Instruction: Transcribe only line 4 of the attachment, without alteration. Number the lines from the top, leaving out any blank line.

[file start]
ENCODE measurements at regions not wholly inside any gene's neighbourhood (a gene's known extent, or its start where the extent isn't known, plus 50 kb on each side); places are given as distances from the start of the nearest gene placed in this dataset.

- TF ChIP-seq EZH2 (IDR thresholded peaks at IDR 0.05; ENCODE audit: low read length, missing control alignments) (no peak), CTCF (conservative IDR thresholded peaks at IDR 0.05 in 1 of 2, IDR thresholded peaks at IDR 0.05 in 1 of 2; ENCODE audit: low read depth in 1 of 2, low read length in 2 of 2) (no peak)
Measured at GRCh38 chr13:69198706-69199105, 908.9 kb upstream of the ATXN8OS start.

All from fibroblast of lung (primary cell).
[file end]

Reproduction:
All from fibroblast of lung (primary cell).